Huddleston v. Scottsdale Healthcare Hospitals Incorporated

Filing 16

ORDER - IT IS THEREFORE ORDERED granting Defendant's Motion to Dismiss for Failure to State a Claim (Doc. 7 ). IT IS FURTHER ORDERED denying as moot Defendant's state court Motion to Dismiss (Doc. 5 ), and denying Plaintiff's Motion to Remand (Doc. 11 ). IT IS FURTHER ORDERED directing the Clerk of Court to enter judgment in favor of Defendant and close this case. (See document for further details). Signed by Judge John J Tuchi on 11/9/17. (SLQ)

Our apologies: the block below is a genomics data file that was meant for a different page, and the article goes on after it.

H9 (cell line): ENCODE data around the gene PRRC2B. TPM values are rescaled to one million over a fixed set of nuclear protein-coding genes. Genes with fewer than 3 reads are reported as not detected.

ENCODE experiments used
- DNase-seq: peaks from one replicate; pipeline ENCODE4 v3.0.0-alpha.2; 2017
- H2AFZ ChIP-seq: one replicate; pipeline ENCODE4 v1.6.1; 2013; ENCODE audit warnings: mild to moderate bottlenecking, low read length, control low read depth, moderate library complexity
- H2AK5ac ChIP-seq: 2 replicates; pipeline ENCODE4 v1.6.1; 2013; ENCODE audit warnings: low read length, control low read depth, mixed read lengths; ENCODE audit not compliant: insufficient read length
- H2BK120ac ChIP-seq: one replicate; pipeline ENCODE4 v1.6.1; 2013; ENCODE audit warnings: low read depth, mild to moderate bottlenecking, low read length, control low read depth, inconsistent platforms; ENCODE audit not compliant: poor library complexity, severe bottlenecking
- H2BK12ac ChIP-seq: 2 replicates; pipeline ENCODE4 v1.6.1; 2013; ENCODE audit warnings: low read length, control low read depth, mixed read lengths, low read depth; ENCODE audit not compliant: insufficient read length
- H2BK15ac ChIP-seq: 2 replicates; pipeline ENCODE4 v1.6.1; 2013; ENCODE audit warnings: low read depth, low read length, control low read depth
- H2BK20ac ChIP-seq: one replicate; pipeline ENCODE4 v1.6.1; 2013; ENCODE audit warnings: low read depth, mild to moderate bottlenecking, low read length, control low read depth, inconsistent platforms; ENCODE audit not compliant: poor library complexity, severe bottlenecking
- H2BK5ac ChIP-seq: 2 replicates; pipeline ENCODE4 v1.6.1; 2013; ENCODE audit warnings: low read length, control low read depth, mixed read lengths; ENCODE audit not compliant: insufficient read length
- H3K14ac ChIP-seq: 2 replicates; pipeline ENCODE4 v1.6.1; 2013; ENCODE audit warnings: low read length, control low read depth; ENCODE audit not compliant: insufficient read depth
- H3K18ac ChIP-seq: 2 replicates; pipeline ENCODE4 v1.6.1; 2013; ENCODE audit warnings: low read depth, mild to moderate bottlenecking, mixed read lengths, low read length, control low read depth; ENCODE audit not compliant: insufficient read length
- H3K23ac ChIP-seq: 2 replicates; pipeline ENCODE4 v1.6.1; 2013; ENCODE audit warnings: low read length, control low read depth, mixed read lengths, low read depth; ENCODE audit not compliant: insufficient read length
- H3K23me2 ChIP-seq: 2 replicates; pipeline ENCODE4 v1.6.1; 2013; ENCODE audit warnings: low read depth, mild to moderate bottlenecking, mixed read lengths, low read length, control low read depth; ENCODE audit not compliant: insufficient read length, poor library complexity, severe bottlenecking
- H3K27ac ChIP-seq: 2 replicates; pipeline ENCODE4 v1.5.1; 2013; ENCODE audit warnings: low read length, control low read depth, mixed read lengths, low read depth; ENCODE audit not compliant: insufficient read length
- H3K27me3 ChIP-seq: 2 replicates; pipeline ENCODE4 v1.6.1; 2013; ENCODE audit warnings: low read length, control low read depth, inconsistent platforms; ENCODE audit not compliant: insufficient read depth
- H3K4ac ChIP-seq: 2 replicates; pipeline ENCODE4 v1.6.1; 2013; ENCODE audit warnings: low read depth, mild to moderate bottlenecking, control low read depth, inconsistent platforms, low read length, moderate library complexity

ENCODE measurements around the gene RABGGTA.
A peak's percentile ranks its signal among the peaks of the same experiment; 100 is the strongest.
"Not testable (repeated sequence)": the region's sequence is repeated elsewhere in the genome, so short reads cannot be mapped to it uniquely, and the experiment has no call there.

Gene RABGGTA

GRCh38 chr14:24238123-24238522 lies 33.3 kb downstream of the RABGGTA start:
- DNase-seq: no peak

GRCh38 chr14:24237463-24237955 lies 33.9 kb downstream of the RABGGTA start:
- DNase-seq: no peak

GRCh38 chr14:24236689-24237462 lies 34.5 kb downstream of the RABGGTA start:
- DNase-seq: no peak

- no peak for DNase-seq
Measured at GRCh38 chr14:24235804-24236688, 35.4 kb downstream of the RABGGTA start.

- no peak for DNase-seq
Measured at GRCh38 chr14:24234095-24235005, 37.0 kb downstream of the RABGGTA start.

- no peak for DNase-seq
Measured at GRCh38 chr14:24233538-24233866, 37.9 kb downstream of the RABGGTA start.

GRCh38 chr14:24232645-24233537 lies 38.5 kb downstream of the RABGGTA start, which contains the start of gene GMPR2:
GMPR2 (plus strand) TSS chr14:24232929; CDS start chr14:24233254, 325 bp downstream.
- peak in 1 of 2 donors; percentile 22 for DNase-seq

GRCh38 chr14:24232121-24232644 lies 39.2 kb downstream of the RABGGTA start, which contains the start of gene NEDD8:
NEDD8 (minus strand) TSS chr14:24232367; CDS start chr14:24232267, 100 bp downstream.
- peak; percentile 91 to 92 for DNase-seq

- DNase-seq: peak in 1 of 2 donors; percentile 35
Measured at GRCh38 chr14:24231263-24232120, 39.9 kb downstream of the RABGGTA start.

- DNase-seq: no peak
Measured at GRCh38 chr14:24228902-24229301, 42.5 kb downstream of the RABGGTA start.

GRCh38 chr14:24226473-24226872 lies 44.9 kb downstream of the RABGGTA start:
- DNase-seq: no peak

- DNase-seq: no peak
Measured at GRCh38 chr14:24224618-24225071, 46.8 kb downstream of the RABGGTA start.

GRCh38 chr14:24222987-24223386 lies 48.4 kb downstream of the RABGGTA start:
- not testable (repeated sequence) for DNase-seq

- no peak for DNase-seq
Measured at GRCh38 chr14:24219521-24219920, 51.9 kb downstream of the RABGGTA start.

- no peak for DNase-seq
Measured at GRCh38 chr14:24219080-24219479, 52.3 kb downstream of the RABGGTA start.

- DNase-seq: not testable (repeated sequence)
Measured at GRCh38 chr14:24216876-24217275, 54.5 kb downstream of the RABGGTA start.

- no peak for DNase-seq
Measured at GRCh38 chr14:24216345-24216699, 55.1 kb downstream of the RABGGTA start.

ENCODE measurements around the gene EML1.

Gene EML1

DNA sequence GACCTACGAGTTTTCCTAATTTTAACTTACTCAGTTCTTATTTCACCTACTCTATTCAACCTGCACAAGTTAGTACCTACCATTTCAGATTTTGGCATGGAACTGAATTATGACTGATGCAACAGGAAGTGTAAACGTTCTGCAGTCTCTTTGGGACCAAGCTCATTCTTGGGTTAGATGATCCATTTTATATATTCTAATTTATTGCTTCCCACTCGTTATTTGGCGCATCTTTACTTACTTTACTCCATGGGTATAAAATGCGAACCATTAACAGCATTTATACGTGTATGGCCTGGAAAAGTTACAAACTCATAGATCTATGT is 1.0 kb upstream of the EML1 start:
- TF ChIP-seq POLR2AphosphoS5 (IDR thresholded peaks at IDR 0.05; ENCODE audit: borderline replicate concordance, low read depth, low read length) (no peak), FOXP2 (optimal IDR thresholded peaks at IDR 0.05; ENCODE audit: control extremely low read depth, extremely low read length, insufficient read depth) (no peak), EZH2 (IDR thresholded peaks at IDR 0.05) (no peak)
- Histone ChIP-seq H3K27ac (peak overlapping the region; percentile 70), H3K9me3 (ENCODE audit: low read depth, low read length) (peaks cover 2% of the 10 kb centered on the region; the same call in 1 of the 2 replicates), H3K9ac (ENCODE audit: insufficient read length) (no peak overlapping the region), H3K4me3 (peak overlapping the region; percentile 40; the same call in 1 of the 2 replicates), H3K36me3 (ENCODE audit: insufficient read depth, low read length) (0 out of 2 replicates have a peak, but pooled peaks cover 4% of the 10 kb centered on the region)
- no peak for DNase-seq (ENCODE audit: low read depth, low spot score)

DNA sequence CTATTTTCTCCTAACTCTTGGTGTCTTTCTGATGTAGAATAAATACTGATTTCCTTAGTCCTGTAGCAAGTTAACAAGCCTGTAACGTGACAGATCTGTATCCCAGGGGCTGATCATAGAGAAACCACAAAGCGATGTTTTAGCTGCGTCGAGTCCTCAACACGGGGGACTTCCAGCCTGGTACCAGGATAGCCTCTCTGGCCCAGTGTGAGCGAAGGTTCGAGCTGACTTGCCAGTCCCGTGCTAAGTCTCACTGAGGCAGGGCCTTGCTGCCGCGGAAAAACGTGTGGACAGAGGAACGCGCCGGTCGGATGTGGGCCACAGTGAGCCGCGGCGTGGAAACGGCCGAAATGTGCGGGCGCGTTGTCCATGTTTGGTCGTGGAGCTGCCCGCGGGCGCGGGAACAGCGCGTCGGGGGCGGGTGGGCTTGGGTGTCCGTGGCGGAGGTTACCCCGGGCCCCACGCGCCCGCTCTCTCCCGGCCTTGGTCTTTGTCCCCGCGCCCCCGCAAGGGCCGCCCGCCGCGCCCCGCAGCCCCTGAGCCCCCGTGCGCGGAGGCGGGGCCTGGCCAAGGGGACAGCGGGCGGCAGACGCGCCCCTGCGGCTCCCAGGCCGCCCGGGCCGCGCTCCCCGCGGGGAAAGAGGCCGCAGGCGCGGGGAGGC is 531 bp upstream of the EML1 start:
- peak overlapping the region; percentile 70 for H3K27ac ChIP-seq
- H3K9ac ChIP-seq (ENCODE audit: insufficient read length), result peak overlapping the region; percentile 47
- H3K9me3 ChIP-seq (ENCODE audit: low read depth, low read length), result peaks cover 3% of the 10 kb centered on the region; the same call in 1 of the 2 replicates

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1 WO NOT FOR PUBLICATION 2 3 4 5 6 IN THE UNITED STATES DISTRICT COURT 7 FOR THE DISTRICT OF ARIZONA 8 9 Ron J. Huddleston, No. CV-17-02690-PHX-JJT Plaintiff, 10 11 v. 12 ORDER Scottsdale Healthcare Hospitals Incorporated, 13 Defendant. 14 15 At issue is Defendant Scottsdale Healthcare Hospitals, Inc.’s Motion to Dismiss 16 for Failure to State a Claim (Doc. 7, Mot.), to which Plaintiff Ron J. Huddleston filed a 17 Response (Doc. 10, Resp.), and Defendant filed a Reply (Doc. 12, Reply.) The Court has 18 reviewed the parties’ briefs and finds this matter appropriate for decision without oral 19 argument. See LRCiv 7.2(f). In this Order, the Court will also resolve Defendant’s state 20 court Motion to Dismiss Count Four of the Complaint (Doc. 5) and Plaintiff’s Motion to 21 Remand (Doc. 11). 22 I. BACKGROUND 23 According to the allegations in the Complaint, on or around February 10, 2016, 24 Plaintiff accepted Defendant’s employment offer to serve as the Senior Executive Vice 25 President of the Foundation for HonorHealth. (Doc. 1-1 at 1-48, Compl. ¶ 5.) The offer 26 letter that Plaintiff accepted—which Plaintiff attached to the Complaint—included the 27 following provision: 28 -1- 1 2 3 4 5 6 Upon receipt of the attached executed “non-compete, non-disclosure” document, you will be provided with a nine-month severance package in the event of involuntary termination, for reasons other than cause. A copy of the SLHN Severance Plan is attached for your review. (Compl. Ex. A at 2.) The attached SLHN Severance Plan stated: 9 The Plan is intended to be a severance pay plan within the meaning of [Employment Retirement Income Security Act (“ERISA”)] § 3(2)(B)(i). The Plan is intended to provide severance pay to a select group of management of highly compensated employees as such term is described under ERISA § 201(a)(2), § 301(a)(3), and § 401(a)(1). 10 (Compl. Ex. D Art. 1.3.) The Plan also included a Claims Procedure, which provided that 11 a beneficiary must file any claim for severance pay with the Plan Administrator under 12 Department of Labor regulations and using specified procedures. (Compl. Ex. D. Art. 8.) 7 8 13 Around the same time as he accepted Defendant’s employment offer, Plaintiff 14 entered into an Agreement/Covenant Not to Compete with Defendant. (Compl. Ex. B.) 15 Plaintiff agreed that, upon termination of employment, he would not work to compete 16 with Defendant for a certain period of time in a certain geographical region, but “only . . . 17 if severance as stated above in the February 10, 2016 Employment Offer is accepted” by 18 Plaintiff as consideration. (Compl. Ex. B § 1.) 19 On February 27, 2017, Defendant sent Plaintiff a letter stating that (1) it had 20 amended the HonorHealth Severance Benefit Plan, which had superseded the SLHN 21 Severance Plan; (2) Associate Vice Presidents were “no longer an eligible class of 22 participants in the Plan;” and (3) as a result, “the Agreement/Covenant Not to Compete 23 [Plaintiff] signed when [Plaintiff] became an Associate Vice President, which had been a 24 condition of receiving severance under the Plan, is null and void.” (Compl. Ex. C.) On or 25 around May 15, 2017, Defendant terminated Plaintiff without cause. (Compl. ¶ 8.) 26 Defendant did not pay Plaintiff’s demanded severance pay because the February 27, 2017 27 letter terminated the Agreement/Covenant Not to Compete and the associated 28 consideration in the form of a severance pay package under the Plan. -2- 1 On July 19, 2017, Plaintiff filed his Complaint in Arizona state court, alleging five 2 state law causes of action: breach of contract; breach of the implied covenant of good 3 faith and fair dealing; promissory estoppel; treble wages pursuant to A.R.S. § 23-355; and 4 declaratory judgment. (Compl. ¶¶ 12-36.) All five counts seek damages arising out of the 5 Defendant’s failure to pay Plaintiff the severance pay package. (Compl. ¶¶ 15-34.) 6 Defendant removed this action from state court (Doc. 1) and now moves to dismiss all of 7 Plaintiff’s claims on the grounds that they are preempted by ERISA and Plaintiff failed to 8 exhaust his administrative remedies prior to bringing this action. 9 II. LEGAL STANDARDS 10 A. 11 A complaint must include “only ‘a short and plain statement of the claim showing 12 that the pleader is entitled to relief,’ in order to ‘give the defendant fair notice of what the 13 . . . claim is and the grounds upon which it rests.’” Bell Atl. Corp. v. Twombly, 550 U.S. 14 544, 555 (2007) (quoting Conley v. Gibson, 355 U.S. 41, 47 (1957)); see also Fed. R. Civ. 15 P. 8(a). A dismissal under Rule 12(b)(6) for failure to state a claim can be based on either 16 (1) the lack of a cognizable legal theory or (2) insufficient facts to support a cognizable 17 legal claim. Balistreri v. Pacifica Police Dep’t, 901 F.2d 696, 699 (9th Cir. 1990). “While a 18 complaint attacked by a Rule 12(b)(6) motion does not need detailed factual allegations, a 19 plaintiff’s obligation to provide the ‘grounds’ of his ‘entitle[ment] to relief’ requires more 20 than labels and conclusions, and a formulaic recitation of the elements of a cause of action 21 will not do.” Twombly, 550 U.S. at 555 (citations omitted). The complaint must thus 22 contain “sufficient factual matter, accepted as true, to ‘state a claim to relief that is 23 plausible on its face.’” Ashcroft v. Iqbal, 556 U.S. 662, 678 (2009) (quoting Twombly, 550 24 U.S. at 570). “[A] well-pleaded complaint may proceed even if it strikes a savvy judge that 25 actual proof of those facts is improbable, and that ‘recovery is very remote and unlikely.’” 26 Twombly, 550 U.S. at 556 (quoting Scheuer v. Rhodes, 416 U.S. 232, 236 (1974)). Federal Rule of Civil Procedure 12(b)(6) 27 28 -3- 1 B. 2 Pursuant to 28 U.S.C. § 1441(a), a defendant may remove to federal district court 3 an action brought in state court for which district courts have original jurisdiction. 4 Federal jurisdiction can be conferred in instances “where Congress intended the scope of 5 a federal law to be so broad as to entirely replace any state law claim.” E.g., Lodi 6 Memorial Hosp. Ass’n v. Tiger Lines, LLC, No. 2:15-cv-00319-MCE-KJN, 2015 WL 7 5009093 at *4 (E.D. Cal. Aug. 20, 2015). Complete Preemption under ERISA § 502(a)(1)(B) 8 Where complete preemption by ERISA is implicated, the complaint is converted 9 from “an ordinary state common law complaint into one stating a federal claim for 10 purposes of the well-pleaded complaint rule.” See Metropolitan Life Ins. Co. v. Taylor, 11 481 U.S. 58, 65 (1987). Congress enacted ERISA to prevent mismanagement of 12 accumulated funds that finance employee benefits and to ensure payment of employee 13 benefits from such funds. Massachusetts v. Morash, 490 U.S. 107, 107 (1989). 14 Specifically, § 502(a)(1)(B) of ERISA permits an ERISA plan participant to file a civil 15 action where benefits are “due to him under terms of the plan, to enforce his rights under 16 the plan, or to clarify his rights to future benefits under the terms of the plan.” Id. (citing 17 29 U.S.C. § 1132(a)(1)(B)). The Supreme Court has recognized that, in § 502(a) of 18 ERISA, Congress intended to “completely pre-empt this subject area” such that any such 19 claim “is necessarily federal in character.” Metropolitan Life, 481 U.S. 58 at 64. 20 Complete preemption under § 502(a) is “really a jurisdictional rather than a 21 preemption doctrine, [because it] confers exclusive federal jurisdiction in certain 22 instances where Congress intended the scope of a federal law to be so broad as to entirely 23 replace any state-law claim.” Marin Gen. Hosp. v. Modesto & Empire Traction Co., 581 24 F.3d 941, 945 (9th Cir. 2009). The Supreme Court has formulated a two-prong test to 25 determine whether a state-law cause of action is completely preempted: (1) “an 26 individual, at some point in time, could have brought [the] claim under ERISA 27 § 502(a)(1)(B),” and (2) “there is no other independent legal duty that is implicated by 28 defendant’s actions.” Id. at 946 (quoting Aetna Health Inc. v. Davila, 542 U.S. 200, 210 -4- 1 (2004)). “A state-law action is completely preempted by § 502(a)(1)(B) only if both 2 prongs of the [Davila] test are satisfied.” Id. at 947. “The basic thrust of the pre-emption 3 clause . . . was to avoid a multiplicity of regulation in order to permit the nationally 4 uniform administration of employee benefit plans.” N.Y. State Conference of Blue Cross 5 & Blue Shield Plans v. Travelers Ins. Co., 514 U.S. 645, 657 (1995). 6 III. 7 8 9 10 11 12 13 14 15 16 17 18 19 20 21 22 23 24 25 26 27 28 ANALYSIS A. Davila’s First Prong: Whether Plaintiff’s Causes of Action Fall within the Scope of ERISA § 502(a)(1)(B) In its Motion to Dismiss, Defendant argues that all of Plaintiff’s state law causes of action arise out of a benefit Defendant offered under the SLHN Severance Plan and, because the Plan specified that it was an ERISA plan, Plaintiff’s claims are preempted by ERISA. (Mot. at 4-5; Reply at 3-5.) In response, Plaintiff argues that he “has not asserted any causes of action as a plan beneficiary to recover benefits under an ERISA plan,” but rather “is suing to recover on his independent state-law-based breach of written contract obligations owed by Defendant.” (Resp. at 4.) To the extent Plaintiff asks the Court to rely purely on the allegations and claims as styled in the Complaint and not the language of the agreements between the parties underlying Plaintiff’s claims—agreements that Plaintiff attached to the Complaint—the Court declines that invitation. A court should consider “material which is properly submitted as part of the complaint on a motion to dismiss without converting the motion to dismiss into a motion for summary judgment.” Lee v. City of Los Angeles, 250 F.3d 668, 688 (9th Cir. 2001) (quoting Branch v. Tunnell, 14 F.3d 449, 453 (9th Cir. 1994)). The threshold question before the Court is whether the agreement to provide Plaintiff severance pay was a severance pay plan under ERISA. The parties do not dispute that they entered into a contract for Plaintiff’s employment. Under Arizona law, the interpretation of a contract is a question of law for the court to decide. See Hadley v. Sw. Props., Inc., 570 P.2d 190, 193 (Ariz. 1977); Power P.E.O., Inc. v. Emps. Ins. of Wausau, 38 P.3d 1224, 1228 (Ariz. Ct. App. 2002); see also Abrams v. Horizon Corp., -5- 1 669 P.2d 51, 57 (Ariz. 1983) (stating that the determination of whether a contract 2 provision is ambiguous is a question of law). The court must give effect to a contract 3 provision as written if it is clear and unambiguous. Hadley, 570 P.2d at 193 (citation 4 omitted). 5 The severance pay provision of the employment agreement explicitly referred to 6 the terms of the SLHN Severance Plan, which was incorporated as an attachment to the 7 agreement that Plaintiff signed. (Compl. Ex. A at 2.) The agreement thus unambiguously 8 provided that severance would be paid pursuant to the terms of the SLHN Severance 9 Plan. Indeed, the employment agreement lacked any details of severance pay beyond the 10 term “nine-month severance package,” and the actual definition of that compensation 11 “package”—which Plaintiff explicitly seeks as damages in this lawsuit—was provided in 12 the SLHN Severance Plan, not the employment agreement. (Compl. Ex. D.) The Plan, in 13 turn, unambiguously provided that it was “a severance pay plan within the meaning of 14 ERISA § 3(2)(B)(i),” codified at 29 U.S.C. § 1002(2)(B)(i). (Compl. Ex. D Art. 1.3.) 15 Plaintiff attempts to analogize this case to Marin General Hospital, 581 F.3d at 16 946, to argue that his claims are independent from the SLHN Severance Plan. (Resp. at 6- 17 7.) There, Marin General Hospital (“the Hospital”) called Medical Benefits 18 Administrators of MD, Inc. (“MBAMD”) to confirm a patient’s health insurance under an 19 ERISA plan provided by his employer. Id. at 943. MBAMD orally confirmed the 20 insurance coverage, authorized the treatment, and agreed to cover 90% of the medical 21 expenses. Id. After the procedure, MBAMD refused to pay the full amount of 90% of the 22 expenses. Id. at 947. The Ninth Circuit found that because all of the Hospital’s claims 23 arose out of an alleged oral contract for the additional amount owed, the asserted 24 obligation stemmed from the oral contract, not an ERISA plan. Id. at 948. 25 Unlike Marin, Plaintiff is not seeking benefits outside of the ERISA plan via an 26 independent agreement. Instead, the Complaint and incorporated documents show that 27 Plaintiff’s claims arise from a “nine month severance package” Defendant offered under 28 the SLHN Severance Plan, which unambiguously provided that it was an ERISA plan. -6- 1 Pursuant to the terms of his employment agreement, Plaintiff could have sought 2 administrative remedies and ultimately brought his claims to court for severance pay 3 under ERISA § 502(a)(1)(B) after Defendant informed him he was no longer eligible for 4 the offered severance package. (See Compl. Ex. D Art. 8.) 5 Moreover, the relief Plaintiff seeks does not fall outside of the employment 6 benefits Congress meant to safeguard from abuse and mismanagement of funds in 7 enacting ERISA. See Morash, 490 U.S. at 112. With regard to ERISA’s objective of 8 regulating employee benefit plans, the Supreme Court noted that “plans to pay employees 9 severance benefits, which are payable only upon termination of employment, are 10 employee welfare benefit plans within the meaning of the Act.” Id. at 116 (citations 11 omitted). The first Davila prong is thus satisfied. 12 B. 13 Davila’s Second Prong: Whether Defendant’s Actions Implicate Any Other Independent Legal Duty 14 With regard to Davila’s second prong, Defendant argues that none of Plaintiff’s 15 state-law causes of action are based on legal duties independent of those imposed by 16 ERISA under Defendant’s ERISA plan. (Mot. at 6.) In Davila, the Supreme Court 17 rejected the plaintiff’s contention that claims arose independent of ERISA because the 18 liability existed only through the defendant’s administration of the ERISA plan. 542 U.S. 19 at 210-13; see also In re: Premera Blue Cross Customer Data Sec. Breach Litig., No. 20 3:15-md-2633-SI, 2017 WL 539578, at *18 (D. Or. Feb. 9, 2017) (“No independent legal 21 duty exists where interpretation of the terms of the ERISA-regulated benefits plan forms 22 an essential part of the claim and where the defendant’s liability exists only due to its 23 administration of the ERISA-regulated plan.”) 24 Here, Plaintiff attempts to analogize this case to Pierce v. Wells Fargo Bank, N.A., 25 380 Fed. App’x 635 (9th Cir. 2010), an unpublished memorandum decision. (Resp. at 9- 26 10.) In Pierce, the Ninth Circuit reversed the district court by finding the plaintiff’s 27 allegations that his acquiring employer would provide “severance benefits of the type and 28 amount specified” in the acquired employer’s ERISA-governed plan could be reasonably -7- 1 read to allege that the plaintiff was only offered a specified amount “equivalent” to that 2 under the ERISA plan, and not necessarily an ERISA-governed severance pay plan. Id. at 3 636; Pierce v. Wells Fargo Bank, N.A., No. C 08-1554 JF (HRL), 2009 WL 1258591, at 4 *6, 10 (N.D. Cal. May 5, 2009), vacated and remanded. As such, the second Davila 5 prong was not satisfied because the plaintiff “was claiming this amount precisely because 6 it is not owed under [his] plan,” and the plaintiff’s claims arose from an “independent 7 legal duty that is implicated by the defendant’s actions.” Pierce, 380 Fed. App’x at 636. 8 Pierce, to the extent it is authority, is notably distinguishable from this case. 9 Plaintiff’s Complaint and the agreements upon which it relies do not raise any suggestion 10 that Plaintiff was offered a severance package “of the type and amount” or “equivalent” 11 to severance amounts specified in the SLHN Severance Plan. Rather, Defendant offered 12 Plaintiff a “nine month severance package” under the terms of the attached SLHN 13 Severance Plan, an ERISA plan. Defendant’s legal duties thus arose from an ERISA plan. 14 See Davila, 542 U.S. at 210-13. Because there is no other independent legal duty 15 implicated by Defendant’s actions, the second Davila prong is satisfied, and all of 16 Plaintiff’s claims are preempted by ERISA. 17 C. 18 To bring an action arising from an ERISA plan, a claimant is required to “avail 19 himself or herself of a plan’s internal review procedures before bringing suit in federal 20 court.” Diaz v. United Agr. Emp. Welfare Benefits Plan & Tr., 50 F.3d 1478, 1483 (9th 21 Cir. 1995). Article 8 of the SLHN Severance Plan established claims procedures for any 22 claim of benefit under the Plan, including procedures for denials, notice, appeals, and 23 review. (See Compl. Ex. D Art. 8.) It also provided for the claimant’s right to bring an 24 action under ERISA § 502(a) once the internal claims procedure is fully exhausted. 25 (Compl. Ex. D Art. 8.) Plaintiff concedes he did not bring his claim for severance pay 26 through the SLHN Severance Plan’s administrative review process before filing this 27 action. (Resp. at 10-11.) Because Plaintiff failed to exhaust his administrative remedies as Failure to Pursue Administrative Remedies 28 -8- 1 required for claims arising from ERISA-governed plans, the Court must dismiss his 2 claims. Diaz, 50 F.3d at 1483, 1486. 3 4 5 6 7 8 9 IT IS THEREFORE ORDERED granting Defendant’s Motion to Dismiss for Failure to State a Claim (Doc. 7). IT IS FURTHER ORDERED denying as moot Defendant’s state court Motion to Dismiss (Doc. 5), and denying Plaintiff’s Motion to Remand (Doc. 11). IT IS FURTHER ORDERED directing the Clerk of Court to enter judgment in favor of Defendant and close this case. Dated this 9th day of November, 2017. 10 11 12 Honorable John J. Tuchi United States District Judge 13 14 15 16 17 18 19 20 21 22 23 24 25 26 27 28 -9-